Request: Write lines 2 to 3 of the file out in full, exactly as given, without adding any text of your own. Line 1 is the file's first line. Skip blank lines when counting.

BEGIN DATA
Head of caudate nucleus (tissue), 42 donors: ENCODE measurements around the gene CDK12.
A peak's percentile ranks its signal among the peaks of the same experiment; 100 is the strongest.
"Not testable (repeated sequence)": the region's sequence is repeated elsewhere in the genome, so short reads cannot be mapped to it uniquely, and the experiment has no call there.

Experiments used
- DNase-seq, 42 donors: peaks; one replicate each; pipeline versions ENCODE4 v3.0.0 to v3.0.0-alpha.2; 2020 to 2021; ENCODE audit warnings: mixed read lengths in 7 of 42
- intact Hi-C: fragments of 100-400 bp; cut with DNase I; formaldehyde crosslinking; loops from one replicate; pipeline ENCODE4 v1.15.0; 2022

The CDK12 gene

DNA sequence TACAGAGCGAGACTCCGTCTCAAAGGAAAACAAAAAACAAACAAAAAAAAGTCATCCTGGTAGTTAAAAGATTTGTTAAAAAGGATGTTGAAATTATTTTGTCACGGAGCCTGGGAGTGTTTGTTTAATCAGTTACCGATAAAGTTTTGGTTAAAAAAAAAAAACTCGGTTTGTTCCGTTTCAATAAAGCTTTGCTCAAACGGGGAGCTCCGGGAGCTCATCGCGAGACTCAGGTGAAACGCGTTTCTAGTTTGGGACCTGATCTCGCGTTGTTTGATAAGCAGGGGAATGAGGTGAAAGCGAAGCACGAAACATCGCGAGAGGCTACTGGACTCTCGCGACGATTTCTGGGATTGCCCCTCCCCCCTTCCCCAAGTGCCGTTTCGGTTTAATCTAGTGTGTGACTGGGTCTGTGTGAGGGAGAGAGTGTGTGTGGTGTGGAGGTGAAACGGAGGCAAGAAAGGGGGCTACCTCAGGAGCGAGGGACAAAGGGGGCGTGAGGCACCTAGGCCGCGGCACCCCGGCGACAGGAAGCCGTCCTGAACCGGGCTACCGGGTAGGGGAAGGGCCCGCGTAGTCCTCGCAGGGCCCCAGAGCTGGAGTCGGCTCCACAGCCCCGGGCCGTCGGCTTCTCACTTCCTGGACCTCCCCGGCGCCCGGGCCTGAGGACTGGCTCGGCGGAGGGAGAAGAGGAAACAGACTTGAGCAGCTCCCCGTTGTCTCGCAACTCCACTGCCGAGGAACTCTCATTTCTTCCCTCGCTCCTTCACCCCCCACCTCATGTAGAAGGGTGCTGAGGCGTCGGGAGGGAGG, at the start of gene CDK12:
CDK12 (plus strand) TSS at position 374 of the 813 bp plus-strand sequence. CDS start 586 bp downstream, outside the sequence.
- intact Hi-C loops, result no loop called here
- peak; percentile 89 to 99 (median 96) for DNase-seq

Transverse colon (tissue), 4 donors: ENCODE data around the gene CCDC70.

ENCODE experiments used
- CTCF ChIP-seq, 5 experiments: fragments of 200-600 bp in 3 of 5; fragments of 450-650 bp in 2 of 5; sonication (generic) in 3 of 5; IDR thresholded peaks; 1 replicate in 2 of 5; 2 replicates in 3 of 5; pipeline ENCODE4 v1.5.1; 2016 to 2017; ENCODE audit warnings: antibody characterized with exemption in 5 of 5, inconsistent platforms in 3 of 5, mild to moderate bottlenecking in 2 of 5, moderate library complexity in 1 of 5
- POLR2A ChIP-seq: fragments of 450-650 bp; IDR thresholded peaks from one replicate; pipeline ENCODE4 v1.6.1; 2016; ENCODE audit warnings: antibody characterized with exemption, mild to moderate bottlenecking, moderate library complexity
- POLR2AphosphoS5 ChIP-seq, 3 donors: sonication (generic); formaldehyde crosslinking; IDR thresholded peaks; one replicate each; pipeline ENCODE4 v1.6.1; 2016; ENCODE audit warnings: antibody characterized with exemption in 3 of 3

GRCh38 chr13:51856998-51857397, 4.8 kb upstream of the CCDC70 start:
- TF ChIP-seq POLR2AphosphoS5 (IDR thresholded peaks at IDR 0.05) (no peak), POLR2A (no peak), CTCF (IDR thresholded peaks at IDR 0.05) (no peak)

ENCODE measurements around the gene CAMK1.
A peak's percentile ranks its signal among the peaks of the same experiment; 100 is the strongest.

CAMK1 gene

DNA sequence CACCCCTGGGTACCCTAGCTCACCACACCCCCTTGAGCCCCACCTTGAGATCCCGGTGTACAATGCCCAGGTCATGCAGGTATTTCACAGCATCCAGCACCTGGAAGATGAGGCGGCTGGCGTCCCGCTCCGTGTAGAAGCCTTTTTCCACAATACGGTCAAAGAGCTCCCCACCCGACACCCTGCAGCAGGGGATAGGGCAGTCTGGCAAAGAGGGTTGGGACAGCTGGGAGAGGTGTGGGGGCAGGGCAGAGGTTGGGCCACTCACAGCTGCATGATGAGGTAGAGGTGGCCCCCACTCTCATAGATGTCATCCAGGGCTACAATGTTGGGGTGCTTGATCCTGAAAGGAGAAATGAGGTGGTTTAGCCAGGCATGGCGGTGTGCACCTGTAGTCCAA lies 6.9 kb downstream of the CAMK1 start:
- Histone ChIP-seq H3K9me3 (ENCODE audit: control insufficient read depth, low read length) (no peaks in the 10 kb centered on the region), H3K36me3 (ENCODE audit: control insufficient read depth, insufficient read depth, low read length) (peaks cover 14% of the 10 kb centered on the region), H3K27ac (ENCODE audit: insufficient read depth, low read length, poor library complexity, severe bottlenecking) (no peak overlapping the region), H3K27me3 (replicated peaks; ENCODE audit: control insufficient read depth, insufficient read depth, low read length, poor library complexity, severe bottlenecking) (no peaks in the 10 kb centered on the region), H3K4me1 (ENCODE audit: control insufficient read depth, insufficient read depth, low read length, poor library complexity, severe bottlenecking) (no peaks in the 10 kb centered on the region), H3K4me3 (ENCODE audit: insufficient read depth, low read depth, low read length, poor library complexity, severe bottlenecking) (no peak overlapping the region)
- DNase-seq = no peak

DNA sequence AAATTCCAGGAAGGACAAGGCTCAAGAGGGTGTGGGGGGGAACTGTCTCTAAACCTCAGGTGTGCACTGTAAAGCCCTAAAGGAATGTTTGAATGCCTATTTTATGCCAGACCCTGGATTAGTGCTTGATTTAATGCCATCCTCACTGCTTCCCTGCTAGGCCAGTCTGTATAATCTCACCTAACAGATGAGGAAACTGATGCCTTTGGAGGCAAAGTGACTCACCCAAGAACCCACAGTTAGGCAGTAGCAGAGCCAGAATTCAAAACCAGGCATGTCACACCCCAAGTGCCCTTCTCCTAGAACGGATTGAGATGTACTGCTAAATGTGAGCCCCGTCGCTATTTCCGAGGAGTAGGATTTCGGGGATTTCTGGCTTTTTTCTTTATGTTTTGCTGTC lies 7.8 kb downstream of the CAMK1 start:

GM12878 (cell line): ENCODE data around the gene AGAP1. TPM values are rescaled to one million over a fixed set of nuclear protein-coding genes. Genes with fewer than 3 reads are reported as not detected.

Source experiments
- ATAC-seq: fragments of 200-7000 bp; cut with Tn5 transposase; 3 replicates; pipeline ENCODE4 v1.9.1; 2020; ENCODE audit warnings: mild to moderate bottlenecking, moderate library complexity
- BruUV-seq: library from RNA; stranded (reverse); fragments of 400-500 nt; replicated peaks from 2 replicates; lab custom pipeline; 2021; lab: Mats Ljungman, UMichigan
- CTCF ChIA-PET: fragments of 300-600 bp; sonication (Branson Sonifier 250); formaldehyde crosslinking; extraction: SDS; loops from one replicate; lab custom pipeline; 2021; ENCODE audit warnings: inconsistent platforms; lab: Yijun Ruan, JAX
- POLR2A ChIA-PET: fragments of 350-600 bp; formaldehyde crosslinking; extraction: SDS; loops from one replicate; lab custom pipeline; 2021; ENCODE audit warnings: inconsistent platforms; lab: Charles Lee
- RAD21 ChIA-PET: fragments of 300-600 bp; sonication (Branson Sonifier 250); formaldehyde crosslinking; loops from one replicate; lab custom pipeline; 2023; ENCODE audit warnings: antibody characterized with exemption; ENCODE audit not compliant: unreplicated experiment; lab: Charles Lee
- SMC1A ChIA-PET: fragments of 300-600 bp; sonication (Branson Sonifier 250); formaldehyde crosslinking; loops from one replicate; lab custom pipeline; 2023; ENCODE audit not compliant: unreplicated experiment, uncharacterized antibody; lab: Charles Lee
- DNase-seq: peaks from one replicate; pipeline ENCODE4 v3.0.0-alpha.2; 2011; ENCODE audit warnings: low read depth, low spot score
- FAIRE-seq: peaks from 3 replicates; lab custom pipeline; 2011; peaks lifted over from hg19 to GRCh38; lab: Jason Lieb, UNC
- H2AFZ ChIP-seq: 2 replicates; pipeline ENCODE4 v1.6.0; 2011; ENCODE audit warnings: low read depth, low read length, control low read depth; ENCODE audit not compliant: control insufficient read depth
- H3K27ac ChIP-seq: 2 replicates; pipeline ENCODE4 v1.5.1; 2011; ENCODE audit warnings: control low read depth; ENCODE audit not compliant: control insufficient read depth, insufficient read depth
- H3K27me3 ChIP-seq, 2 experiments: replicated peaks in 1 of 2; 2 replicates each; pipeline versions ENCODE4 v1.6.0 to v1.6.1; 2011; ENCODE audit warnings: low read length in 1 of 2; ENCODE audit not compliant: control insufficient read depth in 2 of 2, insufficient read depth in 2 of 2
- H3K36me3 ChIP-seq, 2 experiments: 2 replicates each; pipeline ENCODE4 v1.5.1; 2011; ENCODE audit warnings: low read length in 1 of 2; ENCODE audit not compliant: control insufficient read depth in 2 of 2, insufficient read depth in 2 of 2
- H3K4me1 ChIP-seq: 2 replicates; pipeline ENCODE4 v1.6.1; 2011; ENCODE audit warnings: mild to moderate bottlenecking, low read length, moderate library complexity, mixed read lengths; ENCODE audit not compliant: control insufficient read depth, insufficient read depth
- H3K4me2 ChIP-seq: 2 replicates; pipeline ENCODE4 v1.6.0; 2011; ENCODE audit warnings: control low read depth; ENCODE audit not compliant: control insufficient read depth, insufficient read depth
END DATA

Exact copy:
A peak's percentile ranks its signal among the peaks of the same experiment; 100 is the strongest.
"Not testable (repeated sequence)": the region's sequence is repeated elsewhere in the genome, so short reads cannot be mapped to it uniquely, and the experiment has no call there.